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Chapter 10. Financial Functions > Excel in Practice

Excel in Practice

Notice the two examples of the COUPDAYS function in Figure 10.25. The first example uses cell referencing and the second hard codes the numbers in the formula. Whenever possible, use cell referencing with formulas so that your models or formulas remain dynamic. If you hard code numbers within formulas, you run the risk of error every time you want to update the numbers within the formula. The COUPDAYS function is found only if the Analysis ToolPak is installed and turned on by choosing Tools, Add-Ins. In Figure 10.26, you’ll see that the bond settlement date (the date a buyer purchases a coupon such as a bond) is 5/15/1999, and the maturity date (the date the bond expires) is 7/15/2000. The frequency is semianual and the basis is Actual/actual. The number of days between the coupon day and the settlement is 181. By using cell referencing instead of applying the dates in the formula, your formula becomes more flexible.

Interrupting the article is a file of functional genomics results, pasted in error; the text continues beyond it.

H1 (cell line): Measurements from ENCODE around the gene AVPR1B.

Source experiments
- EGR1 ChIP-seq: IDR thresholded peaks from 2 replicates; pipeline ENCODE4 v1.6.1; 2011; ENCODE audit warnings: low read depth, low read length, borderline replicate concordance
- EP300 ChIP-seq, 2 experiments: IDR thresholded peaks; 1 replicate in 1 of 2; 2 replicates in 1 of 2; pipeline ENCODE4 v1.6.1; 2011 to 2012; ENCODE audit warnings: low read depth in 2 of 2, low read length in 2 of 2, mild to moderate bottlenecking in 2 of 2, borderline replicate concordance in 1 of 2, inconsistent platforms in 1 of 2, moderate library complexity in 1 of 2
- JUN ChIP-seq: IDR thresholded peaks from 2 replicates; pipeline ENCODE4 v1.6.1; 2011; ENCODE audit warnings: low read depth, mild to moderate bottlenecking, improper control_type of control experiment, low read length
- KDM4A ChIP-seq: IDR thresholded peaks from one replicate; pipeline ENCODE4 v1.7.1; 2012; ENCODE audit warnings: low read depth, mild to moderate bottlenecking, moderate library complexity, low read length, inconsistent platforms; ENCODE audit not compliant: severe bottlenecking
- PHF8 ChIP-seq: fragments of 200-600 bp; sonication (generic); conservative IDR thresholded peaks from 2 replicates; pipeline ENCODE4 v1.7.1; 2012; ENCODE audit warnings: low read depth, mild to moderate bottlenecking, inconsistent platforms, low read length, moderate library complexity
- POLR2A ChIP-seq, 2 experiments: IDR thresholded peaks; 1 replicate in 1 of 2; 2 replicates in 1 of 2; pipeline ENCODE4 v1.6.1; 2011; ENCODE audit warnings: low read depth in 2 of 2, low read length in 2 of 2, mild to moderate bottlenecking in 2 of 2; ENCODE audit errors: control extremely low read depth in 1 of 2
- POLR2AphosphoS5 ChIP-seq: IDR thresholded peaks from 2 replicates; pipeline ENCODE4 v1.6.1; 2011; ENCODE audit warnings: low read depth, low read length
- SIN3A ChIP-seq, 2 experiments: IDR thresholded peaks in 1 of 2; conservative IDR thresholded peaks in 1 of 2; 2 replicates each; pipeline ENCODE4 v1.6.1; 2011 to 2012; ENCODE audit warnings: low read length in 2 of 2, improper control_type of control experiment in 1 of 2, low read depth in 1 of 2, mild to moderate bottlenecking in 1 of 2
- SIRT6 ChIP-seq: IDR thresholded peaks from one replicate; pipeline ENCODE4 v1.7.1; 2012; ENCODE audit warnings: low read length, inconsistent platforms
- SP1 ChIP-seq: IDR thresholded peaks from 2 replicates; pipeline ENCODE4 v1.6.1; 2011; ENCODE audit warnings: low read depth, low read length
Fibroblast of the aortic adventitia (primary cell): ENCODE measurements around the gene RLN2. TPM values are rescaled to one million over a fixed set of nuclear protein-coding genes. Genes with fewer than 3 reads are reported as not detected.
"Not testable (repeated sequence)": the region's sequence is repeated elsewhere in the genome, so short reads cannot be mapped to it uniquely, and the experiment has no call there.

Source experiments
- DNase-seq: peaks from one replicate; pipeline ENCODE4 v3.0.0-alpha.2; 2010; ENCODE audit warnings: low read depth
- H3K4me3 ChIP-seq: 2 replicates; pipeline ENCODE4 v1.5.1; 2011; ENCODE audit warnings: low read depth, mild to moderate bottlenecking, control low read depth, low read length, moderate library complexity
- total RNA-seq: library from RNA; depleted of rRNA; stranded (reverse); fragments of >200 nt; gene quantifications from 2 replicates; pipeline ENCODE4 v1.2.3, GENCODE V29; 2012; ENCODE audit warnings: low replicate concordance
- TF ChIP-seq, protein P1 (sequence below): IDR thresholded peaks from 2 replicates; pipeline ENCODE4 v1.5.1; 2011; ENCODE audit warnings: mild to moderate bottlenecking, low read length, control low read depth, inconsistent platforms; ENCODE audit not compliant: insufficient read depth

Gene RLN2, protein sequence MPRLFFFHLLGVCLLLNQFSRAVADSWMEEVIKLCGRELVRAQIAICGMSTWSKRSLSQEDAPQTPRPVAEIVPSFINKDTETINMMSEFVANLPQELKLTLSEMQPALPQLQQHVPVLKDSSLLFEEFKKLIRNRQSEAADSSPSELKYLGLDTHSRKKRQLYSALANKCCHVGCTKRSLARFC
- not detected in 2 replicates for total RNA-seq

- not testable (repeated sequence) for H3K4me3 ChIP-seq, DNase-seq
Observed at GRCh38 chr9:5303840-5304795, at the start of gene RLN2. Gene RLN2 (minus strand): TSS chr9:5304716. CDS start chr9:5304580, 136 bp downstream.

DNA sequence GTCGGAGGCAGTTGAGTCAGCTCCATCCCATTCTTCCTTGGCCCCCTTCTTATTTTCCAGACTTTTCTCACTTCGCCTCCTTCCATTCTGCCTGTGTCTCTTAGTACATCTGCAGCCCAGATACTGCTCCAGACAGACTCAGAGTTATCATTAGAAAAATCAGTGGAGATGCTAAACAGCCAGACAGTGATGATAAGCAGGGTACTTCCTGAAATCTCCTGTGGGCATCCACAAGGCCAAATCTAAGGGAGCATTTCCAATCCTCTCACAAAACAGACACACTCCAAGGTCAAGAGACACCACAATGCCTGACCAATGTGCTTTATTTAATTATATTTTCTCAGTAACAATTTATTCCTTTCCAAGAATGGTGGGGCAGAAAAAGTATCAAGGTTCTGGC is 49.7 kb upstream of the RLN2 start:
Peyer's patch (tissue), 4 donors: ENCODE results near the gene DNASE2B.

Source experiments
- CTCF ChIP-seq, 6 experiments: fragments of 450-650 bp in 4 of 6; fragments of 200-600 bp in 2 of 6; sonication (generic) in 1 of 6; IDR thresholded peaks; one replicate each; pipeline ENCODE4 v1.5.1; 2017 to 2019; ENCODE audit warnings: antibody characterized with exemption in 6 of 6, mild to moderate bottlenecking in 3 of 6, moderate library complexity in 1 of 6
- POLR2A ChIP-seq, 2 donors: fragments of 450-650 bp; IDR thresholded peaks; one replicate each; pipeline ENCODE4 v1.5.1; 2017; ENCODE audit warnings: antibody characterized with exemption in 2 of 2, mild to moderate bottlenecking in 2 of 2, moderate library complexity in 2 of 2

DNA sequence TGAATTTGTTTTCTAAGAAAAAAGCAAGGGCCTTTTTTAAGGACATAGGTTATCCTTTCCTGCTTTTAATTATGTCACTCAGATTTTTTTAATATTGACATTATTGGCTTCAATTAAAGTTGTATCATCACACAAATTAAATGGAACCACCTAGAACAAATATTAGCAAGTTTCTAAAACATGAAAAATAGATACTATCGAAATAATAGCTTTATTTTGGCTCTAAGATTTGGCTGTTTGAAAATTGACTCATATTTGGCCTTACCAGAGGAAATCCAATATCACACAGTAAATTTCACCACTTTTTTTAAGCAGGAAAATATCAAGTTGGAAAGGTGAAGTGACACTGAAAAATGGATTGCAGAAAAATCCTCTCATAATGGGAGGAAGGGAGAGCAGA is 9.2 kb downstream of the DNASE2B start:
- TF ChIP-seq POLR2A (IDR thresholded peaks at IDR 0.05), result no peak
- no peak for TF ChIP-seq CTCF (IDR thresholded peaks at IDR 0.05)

Figure 10.25. Use cell referencing whenever possible instead of hard coding numbers in formulas.



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